Walk to school safely with these 10 tips

October is Walk to School Month

By Jacqueline Khalaf, RN
Injury Prevention and Community Outreach Coordinator
Trauma Department, The Children’s Hospital of San Antonio

Walking to and from school can be great exercise for children of all ages. If you’re lucky enough to live only a few blocks from your child’s school, here are a few tips to consider to make sure your child is safe when walking to and from school:

  1. Walk on sidewalks when possible. If there are no sidewalks, walk facing traffic and as far from traffic as possible.
  2. Children under 10 should not cross the street without an adult.
  3. Don’t be distracted by phones and other devices. Eyes up!
  4. Be aware of your surroundings. Be on the lookout for loose animals, strangers, and traffic.
  5. Always cross as crosswalks. Don’t run. You are more likely to fall if you are running.
  6. Look left-right-left and ensure vehicles stop at crosswalks before you cross the street.
  7. Make eye contact and wave to the motorist. If they wave back, this indicates they have seen you.
  8. Consider your second-edge — sometimes crossing happens mid-block instead of at crosswalks, such as between two parked cars. Make sure to stop at the edge of the vehicle (second edge) to look left-right-left again so that you see approaching traffic and drivers see you.
  9. Hold the hands of little ones when crossing the street. Young children may play or run, not understanding the dangers of crossing the street.
  10. Make sure children are visible using reflective equipment, lights, or wearing bright colors when it is darker outside.

Source: Safe Kids Worldwide. (2016). Safety Tips. Retrieved from https:/www.safekids.org/safetytips.

 

Is your child’s car seat the right fit?

By Jacqueline Khalaf, RN
Injury Prevention and Community Outreach Coordinator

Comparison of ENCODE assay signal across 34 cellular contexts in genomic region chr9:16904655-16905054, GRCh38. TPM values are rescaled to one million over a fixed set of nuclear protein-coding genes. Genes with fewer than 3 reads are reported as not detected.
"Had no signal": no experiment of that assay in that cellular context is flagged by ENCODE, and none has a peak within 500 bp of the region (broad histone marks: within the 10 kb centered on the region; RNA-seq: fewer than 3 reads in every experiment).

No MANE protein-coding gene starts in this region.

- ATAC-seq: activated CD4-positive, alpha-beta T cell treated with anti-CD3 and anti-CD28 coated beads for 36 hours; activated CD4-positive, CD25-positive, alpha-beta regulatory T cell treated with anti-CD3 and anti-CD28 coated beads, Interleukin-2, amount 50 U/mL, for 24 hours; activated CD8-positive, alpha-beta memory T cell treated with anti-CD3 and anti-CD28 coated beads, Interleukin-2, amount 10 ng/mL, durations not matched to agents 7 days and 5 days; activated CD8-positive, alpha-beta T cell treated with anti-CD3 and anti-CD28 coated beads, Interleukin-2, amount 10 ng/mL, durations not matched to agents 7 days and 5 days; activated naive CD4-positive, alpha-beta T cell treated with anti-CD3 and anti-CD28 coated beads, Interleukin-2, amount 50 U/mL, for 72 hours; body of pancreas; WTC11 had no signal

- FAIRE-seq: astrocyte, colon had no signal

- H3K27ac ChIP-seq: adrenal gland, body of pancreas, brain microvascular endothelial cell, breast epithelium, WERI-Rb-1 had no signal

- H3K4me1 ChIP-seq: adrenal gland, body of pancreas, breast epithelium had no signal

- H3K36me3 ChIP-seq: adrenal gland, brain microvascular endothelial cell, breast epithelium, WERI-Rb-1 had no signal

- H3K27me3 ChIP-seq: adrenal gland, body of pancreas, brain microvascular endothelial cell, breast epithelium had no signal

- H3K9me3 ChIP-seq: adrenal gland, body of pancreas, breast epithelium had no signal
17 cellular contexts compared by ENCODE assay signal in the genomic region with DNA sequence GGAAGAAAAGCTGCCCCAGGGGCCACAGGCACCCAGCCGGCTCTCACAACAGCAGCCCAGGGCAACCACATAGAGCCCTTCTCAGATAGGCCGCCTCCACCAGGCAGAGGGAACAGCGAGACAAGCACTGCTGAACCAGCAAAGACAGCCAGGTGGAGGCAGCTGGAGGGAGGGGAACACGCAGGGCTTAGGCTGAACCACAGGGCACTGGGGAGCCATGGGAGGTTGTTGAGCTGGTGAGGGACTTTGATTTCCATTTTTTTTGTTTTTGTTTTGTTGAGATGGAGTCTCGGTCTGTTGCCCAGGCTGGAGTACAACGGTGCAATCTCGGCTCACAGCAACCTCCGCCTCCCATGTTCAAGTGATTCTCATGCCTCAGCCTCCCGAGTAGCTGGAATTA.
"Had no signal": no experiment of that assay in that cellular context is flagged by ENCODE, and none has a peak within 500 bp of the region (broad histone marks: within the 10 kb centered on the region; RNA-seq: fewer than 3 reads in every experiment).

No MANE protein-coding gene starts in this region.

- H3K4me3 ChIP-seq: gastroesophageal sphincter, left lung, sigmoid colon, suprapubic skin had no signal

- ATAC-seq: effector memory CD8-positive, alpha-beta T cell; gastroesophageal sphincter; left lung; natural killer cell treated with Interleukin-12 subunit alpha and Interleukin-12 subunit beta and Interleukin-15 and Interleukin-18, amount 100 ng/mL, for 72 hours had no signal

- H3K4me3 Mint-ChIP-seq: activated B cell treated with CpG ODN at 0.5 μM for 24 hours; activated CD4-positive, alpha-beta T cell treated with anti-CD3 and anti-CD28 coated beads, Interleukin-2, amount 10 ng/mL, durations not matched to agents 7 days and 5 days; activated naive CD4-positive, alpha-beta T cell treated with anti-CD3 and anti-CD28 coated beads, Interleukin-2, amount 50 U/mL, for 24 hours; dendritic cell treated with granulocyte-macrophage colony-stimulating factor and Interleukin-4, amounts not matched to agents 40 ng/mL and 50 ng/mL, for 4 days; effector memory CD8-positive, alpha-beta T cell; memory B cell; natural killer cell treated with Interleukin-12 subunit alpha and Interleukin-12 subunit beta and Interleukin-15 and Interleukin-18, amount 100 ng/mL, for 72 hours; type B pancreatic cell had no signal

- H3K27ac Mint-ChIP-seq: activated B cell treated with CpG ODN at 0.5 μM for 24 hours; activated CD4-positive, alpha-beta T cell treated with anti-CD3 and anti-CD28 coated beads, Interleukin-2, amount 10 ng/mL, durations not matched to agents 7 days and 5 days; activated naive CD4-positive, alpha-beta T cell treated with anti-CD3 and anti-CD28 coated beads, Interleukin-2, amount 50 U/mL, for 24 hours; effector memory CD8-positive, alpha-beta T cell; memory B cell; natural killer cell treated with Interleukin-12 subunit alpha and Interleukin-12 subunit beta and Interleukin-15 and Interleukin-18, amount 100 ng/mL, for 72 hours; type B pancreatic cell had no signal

Trauma Department, The Children’s Hospital of San Antonio
Certified Child Passenger Safety Technician

Child Passenger Safety Week is acknowledged in September. Here are some tips to keep kids properly restrained in vehicles.

According to the Texas Department of Public Safety:
All children younger than eight years old, unless taller than 4’ 9”, are required to be in the appropriate child safety seat system whenever they ride in a passenger vehicle. The safety seat system MUST be installed according to the manufacturer’s instructions.

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Talking to your child about tragedy

Raising three little girls is no easy task, and I spend countless hours preparing them for issues that may arise in their worlds.  By far, one of the most painful things I have ever had to teach my daughter was what to do in the event of an active shooter in her school in the aftermath of the Sandy Hook Elementary School massacre.

As our country reels from yet another school shooting, many families are having difficulty finding the right words to explain what this means for their children. What you tell your children and how much you tell children can be challenging to navigate, particularly because you are likely not the only source of information for them. Depending on their age, they may be processing information from family, friends and neighbors; the news, including TV, newspapers, and magazines; and the internet, which often displays false information that is perpetuated by social media. However, you must remember that you will always be their favored and most trusted source. So what, and how, should you tell your children?

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Today’s tobacco not a safe alternative

By Dr. Ruchi Kaushik
General Pediatrics
The Children’s Hospital of San Antonio

Did you know that nine out of ten smokers start smoking before the age of 18? Consequently, tobacco prevention is a pediatrician’s problem to tackle.  Fortunately, over the past several decades, tobacco use has declined, primarily because of regulations put in place to bar the industry from marketing to children and youth.

Enter vaping – the tobacco industry’s latest attempt to hook your child. Overall, tobacco use among teens has declined since the 1970s; however, a recent study published in Pediatrics revealed that 13.7 percent of 12th grade students in Southern California currently smoke cigarettes or e-cigarettes compared to 9.9 percent in 2004 (before e-cigarettes were available).  E-cigarettes are a type of electronic smoking device available in a variety of colors, sizes, and flavors (eg. vanilla, chocolate) and are advertised to be a “safer” form of tobacco.